As I write this on Sunday evening at the dock in Backeddy (a back eddy is a place where the current flows backward) Resort and Marina near Egmont, BC, steady rain is falling and it is quite wintry outside, but we are snug and warm in Braesail’s “saloon” (“living room space”). Since no one suggested places to which they’d like to see us travel next, we have chosen to explore Sechelt Inlet and its two arms, Narrows Inlet and Salmon Inlet.
We arrived at the Backeddy dock at about 5 pm after motoring over relatively calm seas for three hours from Smuggler Cove, where, after “dropping hook” (setting the anchor) on Friday afternoon, we spent some quiet, comfortable “lay days” (time when a vessel is in port) reading, taking care of email, doing research in order to plan the next week of our journey, and writing blog entries. Skies were thick and gray and tiny breezes ruffled the waters of the cove from time to time, and we felt up to little more than relaxing in this tranquil cove.
Soon after we untied the stern lines, raised the anchor, left Smuggler Cove, and began motoring,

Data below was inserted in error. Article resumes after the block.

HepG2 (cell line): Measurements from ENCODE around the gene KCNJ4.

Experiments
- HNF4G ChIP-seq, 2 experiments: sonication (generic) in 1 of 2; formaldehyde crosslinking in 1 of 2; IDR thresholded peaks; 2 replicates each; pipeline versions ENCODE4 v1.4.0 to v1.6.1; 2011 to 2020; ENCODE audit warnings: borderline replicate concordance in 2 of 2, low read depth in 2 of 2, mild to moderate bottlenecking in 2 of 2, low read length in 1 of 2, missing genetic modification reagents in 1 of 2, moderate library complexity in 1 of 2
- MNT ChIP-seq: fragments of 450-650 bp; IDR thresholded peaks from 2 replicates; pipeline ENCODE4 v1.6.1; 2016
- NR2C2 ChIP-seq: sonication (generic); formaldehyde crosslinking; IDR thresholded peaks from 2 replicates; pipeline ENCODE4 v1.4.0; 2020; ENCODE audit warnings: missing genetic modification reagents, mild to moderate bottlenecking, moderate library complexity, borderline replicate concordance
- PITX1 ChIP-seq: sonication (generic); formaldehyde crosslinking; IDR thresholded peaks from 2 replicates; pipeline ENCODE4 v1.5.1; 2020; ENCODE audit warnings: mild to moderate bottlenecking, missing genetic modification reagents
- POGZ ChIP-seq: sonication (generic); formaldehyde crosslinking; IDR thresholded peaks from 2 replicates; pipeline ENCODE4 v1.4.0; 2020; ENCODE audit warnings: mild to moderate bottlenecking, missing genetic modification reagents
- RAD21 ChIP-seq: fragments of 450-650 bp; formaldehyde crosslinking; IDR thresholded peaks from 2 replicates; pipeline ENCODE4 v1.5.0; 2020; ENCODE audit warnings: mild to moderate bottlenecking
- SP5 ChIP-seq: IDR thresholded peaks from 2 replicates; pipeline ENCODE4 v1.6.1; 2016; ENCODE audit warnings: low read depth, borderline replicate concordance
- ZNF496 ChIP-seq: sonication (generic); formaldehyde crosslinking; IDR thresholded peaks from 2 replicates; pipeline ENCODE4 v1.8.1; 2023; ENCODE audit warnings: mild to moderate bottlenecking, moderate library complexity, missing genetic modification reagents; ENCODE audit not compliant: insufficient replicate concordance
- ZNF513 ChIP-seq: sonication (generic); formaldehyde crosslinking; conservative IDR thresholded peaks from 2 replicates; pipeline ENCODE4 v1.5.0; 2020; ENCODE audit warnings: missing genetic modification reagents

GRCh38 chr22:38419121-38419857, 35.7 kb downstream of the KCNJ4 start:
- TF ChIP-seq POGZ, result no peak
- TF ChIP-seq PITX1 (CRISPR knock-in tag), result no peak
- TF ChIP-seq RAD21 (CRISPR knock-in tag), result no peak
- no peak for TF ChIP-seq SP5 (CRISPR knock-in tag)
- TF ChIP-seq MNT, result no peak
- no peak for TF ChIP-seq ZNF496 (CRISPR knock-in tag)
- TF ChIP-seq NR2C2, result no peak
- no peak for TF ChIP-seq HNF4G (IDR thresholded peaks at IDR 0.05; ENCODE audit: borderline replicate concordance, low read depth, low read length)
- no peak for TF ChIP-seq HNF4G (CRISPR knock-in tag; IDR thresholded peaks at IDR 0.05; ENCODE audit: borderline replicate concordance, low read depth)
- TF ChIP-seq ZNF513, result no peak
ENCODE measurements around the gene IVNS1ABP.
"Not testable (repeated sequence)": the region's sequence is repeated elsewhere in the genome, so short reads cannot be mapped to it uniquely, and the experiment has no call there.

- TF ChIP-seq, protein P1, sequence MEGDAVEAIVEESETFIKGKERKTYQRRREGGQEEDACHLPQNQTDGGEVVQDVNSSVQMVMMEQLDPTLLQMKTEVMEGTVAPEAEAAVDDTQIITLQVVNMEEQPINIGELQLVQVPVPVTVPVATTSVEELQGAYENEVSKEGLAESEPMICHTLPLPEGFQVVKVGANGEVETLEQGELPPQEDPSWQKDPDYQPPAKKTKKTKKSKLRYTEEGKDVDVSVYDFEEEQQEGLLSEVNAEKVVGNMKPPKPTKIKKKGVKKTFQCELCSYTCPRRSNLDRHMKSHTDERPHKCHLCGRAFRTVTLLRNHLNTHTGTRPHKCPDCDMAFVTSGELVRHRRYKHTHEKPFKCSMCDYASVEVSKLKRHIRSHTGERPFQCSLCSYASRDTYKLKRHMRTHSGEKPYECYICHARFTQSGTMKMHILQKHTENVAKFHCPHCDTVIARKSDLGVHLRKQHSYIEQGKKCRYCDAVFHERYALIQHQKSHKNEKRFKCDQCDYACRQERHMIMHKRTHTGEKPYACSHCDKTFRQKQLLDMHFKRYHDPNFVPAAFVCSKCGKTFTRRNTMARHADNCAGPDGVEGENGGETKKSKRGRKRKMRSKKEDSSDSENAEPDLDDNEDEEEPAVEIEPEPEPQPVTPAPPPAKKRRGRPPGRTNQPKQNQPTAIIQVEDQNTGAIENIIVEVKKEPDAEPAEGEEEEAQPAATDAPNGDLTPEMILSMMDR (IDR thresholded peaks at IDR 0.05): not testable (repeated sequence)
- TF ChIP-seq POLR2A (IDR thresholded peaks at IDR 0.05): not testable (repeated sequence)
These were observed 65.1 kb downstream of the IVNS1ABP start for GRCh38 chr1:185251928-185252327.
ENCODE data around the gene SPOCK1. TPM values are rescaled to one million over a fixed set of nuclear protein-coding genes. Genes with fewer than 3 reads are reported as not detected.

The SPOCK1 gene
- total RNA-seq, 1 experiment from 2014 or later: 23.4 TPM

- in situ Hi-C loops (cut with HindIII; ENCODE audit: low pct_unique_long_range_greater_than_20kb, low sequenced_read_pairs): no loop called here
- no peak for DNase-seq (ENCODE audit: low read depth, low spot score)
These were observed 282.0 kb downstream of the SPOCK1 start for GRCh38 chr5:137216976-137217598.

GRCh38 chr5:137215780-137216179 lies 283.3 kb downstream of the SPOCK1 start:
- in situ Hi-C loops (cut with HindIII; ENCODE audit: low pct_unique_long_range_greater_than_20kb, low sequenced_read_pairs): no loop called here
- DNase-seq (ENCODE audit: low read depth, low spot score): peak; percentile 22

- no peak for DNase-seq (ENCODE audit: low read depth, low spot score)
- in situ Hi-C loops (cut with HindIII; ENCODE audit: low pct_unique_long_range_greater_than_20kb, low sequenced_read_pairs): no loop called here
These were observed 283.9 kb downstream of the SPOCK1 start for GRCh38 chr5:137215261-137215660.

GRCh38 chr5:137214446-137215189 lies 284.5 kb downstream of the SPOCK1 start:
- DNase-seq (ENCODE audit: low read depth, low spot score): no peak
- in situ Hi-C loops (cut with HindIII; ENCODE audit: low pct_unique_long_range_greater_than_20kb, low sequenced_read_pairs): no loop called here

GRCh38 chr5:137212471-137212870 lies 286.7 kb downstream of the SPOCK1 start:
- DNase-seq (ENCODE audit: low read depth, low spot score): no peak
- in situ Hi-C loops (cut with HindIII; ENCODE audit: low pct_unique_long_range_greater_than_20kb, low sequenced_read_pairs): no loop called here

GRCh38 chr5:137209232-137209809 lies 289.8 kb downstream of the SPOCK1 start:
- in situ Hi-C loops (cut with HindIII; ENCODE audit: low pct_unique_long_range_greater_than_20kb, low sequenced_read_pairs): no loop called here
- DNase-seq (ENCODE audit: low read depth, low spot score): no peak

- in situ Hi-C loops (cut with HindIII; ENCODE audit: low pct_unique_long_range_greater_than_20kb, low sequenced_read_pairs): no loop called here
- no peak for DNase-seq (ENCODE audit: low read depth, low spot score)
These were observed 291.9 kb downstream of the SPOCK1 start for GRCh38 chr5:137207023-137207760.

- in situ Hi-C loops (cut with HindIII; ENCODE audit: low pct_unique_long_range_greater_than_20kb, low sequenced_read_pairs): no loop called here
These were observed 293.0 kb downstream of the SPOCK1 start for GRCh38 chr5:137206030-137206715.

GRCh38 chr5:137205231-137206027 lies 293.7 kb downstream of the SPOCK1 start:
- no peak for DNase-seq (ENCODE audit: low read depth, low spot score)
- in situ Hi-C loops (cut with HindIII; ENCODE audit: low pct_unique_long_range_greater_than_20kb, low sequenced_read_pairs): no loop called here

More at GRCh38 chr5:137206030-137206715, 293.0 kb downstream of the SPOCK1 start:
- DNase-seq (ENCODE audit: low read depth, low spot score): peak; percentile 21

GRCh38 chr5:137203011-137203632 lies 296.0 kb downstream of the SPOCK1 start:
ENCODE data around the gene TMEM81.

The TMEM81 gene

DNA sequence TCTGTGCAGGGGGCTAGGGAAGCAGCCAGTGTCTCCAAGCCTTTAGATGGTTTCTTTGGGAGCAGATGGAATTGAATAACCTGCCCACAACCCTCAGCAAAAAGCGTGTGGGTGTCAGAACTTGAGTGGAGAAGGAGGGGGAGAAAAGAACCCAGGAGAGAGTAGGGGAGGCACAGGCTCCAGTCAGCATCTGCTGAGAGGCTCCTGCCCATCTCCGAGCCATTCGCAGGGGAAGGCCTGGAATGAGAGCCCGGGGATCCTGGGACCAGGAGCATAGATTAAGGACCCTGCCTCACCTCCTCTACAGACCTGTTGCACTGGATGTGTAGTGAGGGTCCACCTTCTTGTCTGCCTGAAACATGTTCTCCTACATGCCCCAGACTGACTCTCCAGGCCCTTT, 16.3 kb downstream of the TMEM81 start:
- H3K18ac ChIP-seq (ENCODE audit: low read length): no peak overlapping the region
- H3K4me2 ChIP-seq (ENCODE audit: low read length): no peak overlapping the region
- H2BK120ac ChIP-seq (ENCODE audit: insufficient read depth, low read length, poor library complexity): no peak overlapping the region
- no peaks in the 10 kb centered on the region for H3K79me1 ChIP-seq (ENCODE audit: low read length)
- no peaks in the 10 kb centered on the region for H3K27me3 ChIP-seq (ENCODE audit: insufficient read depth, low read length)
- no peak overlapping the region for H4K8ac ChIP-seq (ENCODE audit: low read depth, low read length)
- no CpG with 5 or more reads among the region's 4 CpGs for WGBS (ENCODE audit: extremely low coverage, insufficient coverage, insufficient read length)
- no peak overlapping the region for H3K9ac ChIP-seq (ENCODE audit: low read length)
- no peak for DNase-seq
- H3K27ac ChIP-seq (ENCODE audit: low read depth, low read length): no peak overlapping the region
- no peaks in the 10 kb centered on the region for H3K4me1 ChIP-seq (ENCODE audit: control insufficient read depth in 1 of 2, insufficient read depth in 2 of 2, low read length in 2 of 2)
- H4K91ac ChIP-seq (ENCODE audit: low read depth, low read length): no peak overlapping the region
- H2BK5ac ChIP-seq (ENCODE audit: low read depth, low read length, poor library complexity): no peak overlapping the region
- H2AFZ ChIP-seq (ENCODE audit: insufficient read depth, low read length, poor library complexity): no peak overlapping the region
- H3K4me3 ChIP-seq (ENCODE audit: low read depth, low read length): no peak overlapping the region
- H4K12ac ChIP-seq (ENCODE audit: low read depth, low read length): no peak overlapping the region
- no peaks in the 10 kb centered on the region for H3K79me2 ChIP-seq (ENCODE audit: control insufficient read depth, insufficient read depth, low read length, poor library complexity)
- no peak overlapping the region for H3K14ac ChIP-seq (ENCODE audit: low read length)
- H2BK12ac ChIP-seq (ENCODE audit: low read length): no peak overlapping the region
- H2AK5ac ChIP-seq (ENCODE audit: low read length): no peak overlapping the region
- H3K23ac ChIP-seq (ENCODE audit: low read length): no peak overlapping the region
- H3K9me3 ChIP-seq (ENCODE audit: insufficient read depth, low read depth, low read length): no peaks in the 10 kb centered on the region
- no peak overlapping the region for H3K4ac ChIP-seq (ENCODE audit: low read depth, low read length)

a good breeze (10-15 kts.) blowing over the stern moved Braesail forward over “following seas” (waves down which a boat “surfs”), but, as so often happens, the wind soon died away. As we traveled toward Egmont,
we were treated to fine views of shoreline rock formations that resembled giant gray-and-white-and-tan steps down which black smears flowed as if tar had been spilled over them; their tops were often padded with a thick green/gold-and-yellow carpet of moss, and firs, cedars, and madronas wandered along and over them in search of the sea’s edge (see photos above and in the next post). In the distance, mountain peaks pointed snowy fingers sharply toward the pewter skies.
Not long after Braesail was moored, the expected rain arrived, its droplet fingers incising ever widening circles on the water’s slate surface–will it keep company with us for the next ten days as predicted?